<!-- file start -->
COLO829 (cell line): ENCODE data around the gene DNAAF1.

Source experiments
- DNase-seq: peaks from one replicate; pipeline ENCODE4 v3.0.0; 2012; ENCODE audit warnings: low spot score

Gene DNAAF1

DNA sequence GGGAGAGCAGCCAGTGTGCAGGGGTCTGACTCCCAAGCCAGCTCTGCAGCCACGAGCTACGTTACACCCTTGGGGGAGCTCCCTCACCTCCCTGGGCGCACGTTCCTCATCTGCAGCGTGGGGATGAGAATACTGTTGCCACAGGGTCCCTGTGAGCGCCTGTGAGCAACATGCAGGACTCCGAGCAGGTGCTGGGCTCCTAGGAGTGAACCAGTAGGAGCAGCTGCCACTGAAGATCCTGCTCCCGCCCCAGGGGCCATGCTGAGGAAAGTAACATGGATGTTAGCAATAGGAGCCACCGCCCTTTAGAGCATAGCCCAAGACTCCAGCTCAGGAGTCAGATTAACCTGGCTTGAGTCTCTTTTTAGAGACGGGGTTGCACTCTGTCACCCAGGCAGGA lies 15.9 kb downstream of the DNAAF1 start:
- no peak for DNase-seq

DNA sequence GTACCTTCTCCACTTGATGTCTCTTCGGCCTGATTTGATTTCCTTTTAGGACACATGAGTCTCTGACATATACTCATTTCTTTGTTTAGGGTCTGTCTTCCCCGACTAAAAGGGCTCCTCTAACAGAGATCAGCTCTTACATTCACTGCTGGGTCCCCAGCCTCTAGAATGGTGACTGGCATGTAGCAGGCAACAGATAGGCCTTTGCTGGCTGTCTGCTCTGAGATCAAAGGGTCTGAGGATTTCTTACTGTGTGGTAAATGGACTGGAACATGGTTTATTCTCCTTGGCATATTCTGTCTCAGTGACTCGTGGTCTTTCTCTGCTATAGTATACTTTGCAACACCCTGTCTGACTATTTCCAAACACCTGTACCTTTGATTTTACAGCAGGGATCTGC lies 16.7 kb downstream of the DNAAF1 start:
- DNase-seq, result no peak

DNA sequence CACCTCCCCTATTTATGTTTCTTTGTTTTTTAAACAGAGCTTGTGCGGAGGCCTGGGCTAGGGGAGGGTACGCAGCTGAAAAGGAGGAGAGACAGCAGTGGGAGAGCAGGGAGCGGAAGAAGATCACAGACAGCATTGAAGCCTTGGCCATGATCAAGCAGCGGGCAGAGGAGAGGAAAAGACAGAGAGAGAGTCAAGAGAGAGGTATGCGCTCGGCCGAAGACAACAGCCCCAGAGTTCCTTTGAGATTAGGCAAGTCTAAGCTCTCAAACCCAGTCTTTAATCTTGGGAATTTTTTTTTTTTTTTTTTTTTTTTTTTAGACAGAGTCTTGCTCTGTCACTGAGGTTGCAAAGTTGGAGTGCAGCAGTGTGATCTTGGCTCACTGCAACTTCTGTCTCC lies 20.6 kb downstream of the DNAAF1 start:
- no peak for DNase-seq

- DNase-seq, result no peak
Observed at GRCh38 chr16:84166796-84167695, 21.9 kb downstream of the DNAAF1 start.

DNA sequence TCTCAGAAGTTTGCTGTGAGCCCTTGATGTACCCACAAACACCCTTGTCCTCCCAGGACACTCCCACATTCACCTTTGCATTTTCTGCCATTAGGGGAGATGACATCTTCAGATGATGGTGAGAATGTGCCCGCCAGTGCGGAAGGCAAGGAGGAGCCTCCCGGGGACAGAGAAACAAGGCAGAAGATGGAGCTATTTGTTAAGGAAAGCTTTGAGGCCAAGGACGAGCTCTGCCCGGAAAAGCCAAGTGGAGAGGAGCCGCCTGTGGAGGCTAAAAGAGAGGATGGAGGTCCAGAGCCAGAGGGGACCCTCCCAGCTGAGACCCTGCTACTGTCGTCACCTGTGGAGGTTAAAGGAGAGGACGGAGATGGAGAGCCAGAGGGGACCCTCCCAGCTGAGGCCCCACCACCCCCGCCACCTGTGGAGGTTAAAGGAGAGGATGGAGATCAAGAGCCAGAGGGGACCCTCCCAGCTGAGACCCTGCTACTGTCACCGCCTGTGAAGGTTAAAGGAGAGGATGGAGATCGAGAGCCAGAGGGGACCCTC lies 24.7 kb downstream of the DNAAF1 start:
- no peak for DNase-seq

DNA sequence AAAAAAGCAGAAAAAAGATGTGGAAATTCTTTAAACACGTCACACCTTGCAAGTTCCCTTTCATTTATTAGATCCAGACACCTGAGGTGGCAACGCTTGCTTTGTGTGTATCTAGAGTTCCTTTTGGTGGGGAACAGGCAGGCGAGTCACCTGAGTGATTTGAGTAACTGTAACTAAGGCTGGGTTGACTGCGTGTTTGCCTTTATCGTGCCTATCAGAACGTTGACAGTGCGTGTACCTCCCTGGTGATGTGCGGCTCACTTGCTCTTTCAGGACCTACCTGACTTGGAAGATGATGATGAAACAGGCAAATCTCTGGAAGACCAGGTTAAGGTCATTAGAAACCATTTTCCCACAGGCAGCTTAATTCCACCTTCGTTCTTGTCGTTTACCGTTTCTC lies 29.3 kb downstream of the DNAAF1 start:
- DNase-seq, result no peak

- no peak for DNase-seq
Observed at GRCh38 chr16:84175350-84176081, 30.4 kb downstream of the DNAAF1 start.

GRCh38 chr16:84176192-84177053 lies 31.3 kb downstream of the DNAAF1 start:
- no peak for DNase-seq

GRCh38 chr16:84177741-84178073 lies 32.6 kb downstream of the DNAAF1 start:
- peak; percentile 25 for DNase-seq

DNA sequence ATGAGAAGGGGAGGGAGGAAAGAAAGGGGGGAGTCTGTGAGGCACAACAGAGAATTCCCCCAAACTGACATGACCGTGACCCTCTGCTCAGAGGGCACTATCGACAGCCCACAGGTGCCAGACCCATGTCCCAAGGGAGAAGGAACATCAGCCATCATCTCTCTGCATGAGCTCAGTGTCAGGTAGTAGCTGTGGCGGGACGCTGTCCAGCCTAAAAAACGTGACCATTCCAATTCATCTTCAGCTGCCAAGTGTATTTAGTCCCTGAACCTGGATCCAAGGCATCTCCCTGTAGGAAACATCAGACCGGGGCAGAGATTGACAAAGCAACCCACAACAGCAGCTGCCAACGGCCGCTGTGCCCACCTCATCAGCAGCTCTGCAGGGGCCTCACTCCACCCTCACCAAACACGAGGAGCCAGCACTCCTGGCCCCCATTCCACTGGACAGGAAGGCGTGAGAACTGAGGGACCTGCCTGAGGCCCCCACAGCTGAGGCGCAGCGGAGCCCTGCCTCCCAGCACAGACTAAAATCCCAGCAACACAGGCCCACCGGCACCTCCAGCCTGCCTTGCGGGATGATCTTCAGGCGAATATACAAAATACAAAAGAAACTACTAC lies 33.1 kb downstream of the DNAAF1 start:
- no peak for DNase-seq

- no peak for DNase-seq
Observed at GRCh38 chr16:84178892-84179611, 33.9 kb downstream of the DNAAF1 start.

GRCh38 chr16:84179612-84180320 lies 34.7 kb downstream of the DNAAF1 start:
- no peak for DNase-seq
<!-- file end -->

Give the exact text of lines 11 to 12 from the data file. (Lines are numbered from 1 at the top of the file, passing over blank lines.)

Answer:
- DNase-seq, result no peak
Observed at GRCh38 chr16:84166796-84167695, 21.9 kb downstream of the DNAAF1 start.